Essay: When a lethal crime hits home

I met my cousin, Jarrett, at his funeral. He was 23-years-old, two years younger than I. His dad, my mom’s uncle, lived in our building in Queens. Just a week out of jail, he’d taken his 4-month-old baby girl hostage, shot and killed her grandmother and wounded two others. After a six-hour standoff, Jarrett turned the shotgun on himself. I watched the whole thing—cops in visible bullet-proof vests, neighbors on their lawns, the black body bag—on the six o’ clock news.

As if that wasn’t bad enough though, nearly a year later, I watched the entire “episode,” movie-like, along with a national audience, on CBS’s 48 Hours. Unbeknownst to my family, the show had filmed the hostage crisis that day in October 2002. I remember turning to my mom—I’d been in her bedroom channel-surfing—and saying, “I think this means we’re Americans, now.” It was the first time in 15 years that America had claimed me as one of her natural-born.

Bringing up what’s been left unsaid:

[audio:|titles=Bringing up what’s been left unsaid]

(Link to mp3)

My language, my history, my culture: they predated my arrival to New York City, at the time, 15 years ago. City slang, which I adopted in the 4th grade, or listening to hip-hop music could only blend with and not supersede the identity markers already in place. But the infiltration of our family by the criminal justice system—deservedly so in Jarrett’s case—felt like the first on a checklist of uniquely American experiences.

A part of me even felt like it was inevitable. And that was how Jarrett’s violent end made me, for the first time, pay attention to how ‘the system’ had always crouched on the periphery of and sometimes crept into my life.

“You all didn’t travel in the same circles,” my mom had said, when I asked her recently, why Jarrett and I had never met. But you don’t have to move in Jarrett’s circle in order to get in trouble with the cops, I thought.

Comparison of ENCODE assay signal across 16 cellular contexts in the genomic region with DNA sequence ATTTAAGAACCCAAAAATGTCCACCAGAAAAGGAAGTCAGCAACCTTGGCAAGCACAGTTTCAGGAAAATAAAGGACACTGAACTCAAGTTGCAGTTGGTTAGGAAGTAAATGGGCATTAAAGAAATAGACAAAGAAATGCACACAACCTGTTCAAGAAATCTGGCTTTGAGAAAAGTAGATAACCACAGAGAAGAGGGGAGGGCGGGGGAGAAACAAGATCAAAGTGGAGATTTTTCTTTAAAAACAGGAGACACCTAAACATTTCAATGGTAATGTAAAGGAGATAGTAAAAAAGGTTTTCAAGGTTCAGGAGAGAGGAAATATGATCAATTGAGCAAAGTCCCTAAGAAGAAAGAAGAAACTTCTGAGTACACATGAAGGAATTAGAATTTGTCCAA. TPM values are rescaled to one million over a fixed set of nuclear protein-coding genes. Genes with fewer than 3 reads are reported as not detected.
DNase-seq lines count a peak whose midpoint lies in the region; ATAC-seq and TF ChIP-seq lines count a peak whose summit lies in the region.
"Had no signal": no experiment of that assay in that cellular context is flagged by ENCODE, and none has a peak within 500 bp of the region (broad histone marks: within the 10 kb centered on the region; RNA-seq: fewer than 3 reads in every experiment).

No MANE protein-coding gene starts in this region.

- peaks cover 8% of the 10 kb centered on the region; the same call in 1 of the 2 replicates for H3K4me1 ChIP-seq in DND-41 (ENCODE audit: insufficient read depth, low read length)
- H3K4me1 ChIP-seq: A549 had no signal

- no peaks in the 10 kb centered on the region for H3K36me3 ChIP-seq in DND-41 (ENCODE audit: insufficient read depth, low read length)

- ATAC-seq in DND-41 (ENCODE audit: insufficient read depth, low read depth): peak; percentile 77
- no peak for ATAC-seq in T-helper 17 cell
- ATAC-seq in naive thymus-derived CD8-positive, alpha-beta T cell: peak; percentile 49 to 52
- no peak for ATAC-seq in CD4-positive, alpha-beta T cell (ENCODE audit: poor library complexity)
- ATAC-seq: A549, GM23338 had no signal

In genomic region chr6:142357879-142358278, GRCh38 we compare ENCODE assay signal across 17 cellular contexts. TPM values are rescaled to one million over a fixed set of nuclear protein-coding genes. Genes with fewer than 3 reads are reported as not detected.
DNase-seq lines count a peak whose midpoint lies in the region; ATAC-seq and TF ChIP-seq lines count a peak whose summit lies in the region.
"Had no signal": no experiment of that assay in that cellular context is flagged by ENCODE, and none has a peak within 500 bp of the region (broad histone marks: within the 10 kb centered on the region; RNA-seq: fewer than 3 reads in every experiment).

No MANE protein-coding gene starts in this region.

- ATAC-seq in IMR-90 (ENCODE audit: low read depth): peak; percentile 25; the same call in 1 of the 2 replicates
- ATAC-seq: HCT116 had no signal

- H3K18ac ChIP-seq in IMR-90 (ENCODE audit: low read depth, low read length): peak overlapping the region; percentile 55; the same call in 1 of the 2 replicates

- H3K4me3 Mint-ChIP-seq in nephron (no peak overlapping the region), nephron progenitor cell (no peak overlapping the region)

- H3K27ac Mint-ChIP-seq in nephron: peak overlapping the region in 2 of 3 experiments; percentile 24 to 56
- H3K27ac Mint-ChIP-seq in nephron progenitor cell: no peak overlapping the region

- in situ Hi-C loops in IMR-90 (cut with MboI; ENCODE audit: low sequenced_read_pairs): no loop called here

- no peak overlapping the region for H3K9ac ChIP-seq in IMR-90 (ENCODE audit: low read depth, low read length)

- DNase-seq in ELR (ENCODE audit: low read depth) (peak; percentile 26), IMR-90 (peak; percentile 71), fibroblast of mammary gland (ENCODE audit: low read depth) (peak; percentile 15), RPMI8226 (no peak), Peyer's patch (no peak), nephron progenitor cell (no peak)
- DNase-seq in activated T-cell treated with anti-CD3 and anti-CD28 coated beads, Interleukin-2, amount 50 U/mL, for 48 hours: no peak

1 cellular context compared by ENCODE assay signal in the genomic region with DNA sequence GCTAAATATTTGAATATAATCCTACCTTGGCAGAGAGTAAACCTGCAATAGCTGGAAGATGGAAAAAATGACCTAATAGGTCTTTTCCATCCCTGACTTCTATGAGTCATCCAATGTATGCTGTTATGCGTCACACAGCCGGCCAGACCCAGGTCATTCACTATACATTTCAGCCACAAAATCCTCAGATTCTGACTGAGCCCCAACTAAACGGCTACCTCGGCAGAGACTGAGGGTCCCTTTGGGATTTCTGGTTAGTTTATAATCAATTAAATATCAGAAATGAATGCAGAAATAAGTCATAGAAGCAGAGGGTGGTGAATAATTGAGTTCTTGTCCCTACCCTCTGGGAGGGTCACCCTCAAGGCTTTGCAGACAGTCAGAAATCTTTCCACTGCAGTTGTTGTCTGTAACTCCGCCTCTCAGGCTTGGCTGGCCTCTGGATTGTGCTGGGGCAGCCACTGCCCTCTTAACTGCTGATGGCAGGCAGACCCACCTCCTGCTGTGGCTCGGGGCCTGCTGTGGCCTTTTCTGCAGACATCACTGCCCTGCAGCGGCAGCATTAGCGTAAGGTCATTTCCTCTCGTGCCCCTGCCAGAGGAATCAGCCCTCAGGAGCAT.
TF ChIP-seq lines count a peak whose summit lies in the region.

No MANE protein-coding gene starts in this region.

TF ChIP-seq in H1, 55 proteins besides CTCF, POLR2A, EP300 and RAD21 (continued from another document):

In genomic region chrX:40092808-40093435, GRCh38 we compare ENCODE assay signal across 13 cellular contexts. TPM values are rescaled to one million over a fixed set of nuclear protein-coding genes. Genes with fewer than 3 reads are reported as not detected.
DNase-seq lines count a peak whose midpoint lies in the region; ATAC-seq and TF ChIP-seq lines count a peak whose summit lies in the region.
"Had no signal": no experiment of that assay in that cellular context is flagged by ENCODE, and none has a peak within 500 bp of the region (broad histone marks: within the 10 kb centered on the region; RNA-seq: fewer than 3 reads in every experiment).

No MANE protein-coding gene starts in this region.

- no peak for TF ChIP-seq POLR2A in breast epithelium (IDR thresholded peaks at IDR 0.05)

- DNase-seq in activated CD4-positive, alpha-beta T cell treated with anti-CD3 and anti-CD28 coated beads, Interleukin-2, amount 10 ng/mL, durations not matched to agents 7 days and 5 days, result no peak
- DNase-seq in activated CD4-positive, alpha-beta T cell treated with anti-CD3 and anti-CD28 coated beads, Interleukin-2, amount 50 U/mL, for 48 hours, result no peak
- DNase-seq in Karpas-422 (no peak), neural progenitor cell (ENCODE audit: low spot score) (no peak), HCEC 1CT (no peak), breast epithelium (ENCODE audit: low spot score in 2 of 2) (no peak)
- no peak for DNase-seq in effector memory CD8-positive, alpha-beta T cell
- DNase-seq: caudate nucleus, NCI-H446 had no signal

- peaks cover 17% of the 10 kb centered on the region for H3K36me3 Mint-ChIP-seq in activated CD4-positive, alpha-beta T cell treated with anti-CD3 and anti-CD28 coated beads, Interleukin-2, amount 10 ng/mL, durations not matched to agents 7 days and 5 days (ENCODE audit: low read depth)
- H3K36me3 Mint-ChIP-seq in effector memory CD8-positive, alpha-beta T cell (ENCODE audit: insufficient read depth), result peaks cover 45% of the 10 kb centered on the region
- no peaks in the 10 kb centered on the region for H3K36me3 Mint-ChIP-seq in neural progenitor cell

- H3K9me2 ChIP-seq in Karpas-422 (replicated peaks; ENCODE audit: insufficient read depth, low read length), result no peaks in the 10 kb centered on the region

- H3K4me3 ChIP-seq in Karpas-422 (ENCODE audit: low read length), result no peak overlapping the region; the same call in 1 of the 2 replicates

Twice, before I even turned 18, I’d been detained by NYPD. I was 25 when Jarrett became a headline but for at least a decade before, I’d been listening to young black men from my neighborhood, Brooklyn, Harlem and the Bronx compare notes about run-ins with NYPD or about being sent upstate and to Rikers. Much apparently hasn’t changed since I was a kid.

The New York Civil Liberties Union on Feb. 11, 2009 released an analysis of NYPD data showing that the department stopped and frisked more than two million people—roughly the population of Brooklyn—over the last five years. In each of those years, 50 percent of all persons stopped were black. And although the NYCLU will release their ages in a separate report later this year, it’s a safe bet that most who were stopped and frisked were 25 and under. That is abnormal, this American way of rearing adolescents of color.

After the funeral I rarely, if ever, heard Jarrett’s name again. It was like Jarrett had existed for two weeks only, from the day he died to the evening when a line of young black men stepped to the funeral home’s mic, not to spit lyrics, but to say goodbye. I never felt the need to say goodbye; I didn’t know him after all. But an unexpected admission erupted out of me a couple of years later.

I was vacationing with a couple of school friends who were not Americans. The United States was thousands of miles across the ocean in fact, and I was grateful for the distance and its accompanying freedom. Late one night, during one of our meandering talk sessions, I spoke about Jarrett and then, for the first time, how it felt to be policed. I’d pause for breath, and there’d be silence. I’d stop to shake my head and review everything I was saying, and there’d be silence.

It felt like I was flushing everything out—the fear, the anger, the resentment, the confusion. I don’t know how long I talked but when I was done, I felt better.

Carla Murphy attends the CUNY Graduate School of Journalism and will graduate in December 2009. She is a print student specializing in urban reporting. Some of her work and interests can be seen here and here.

About Carla Murphy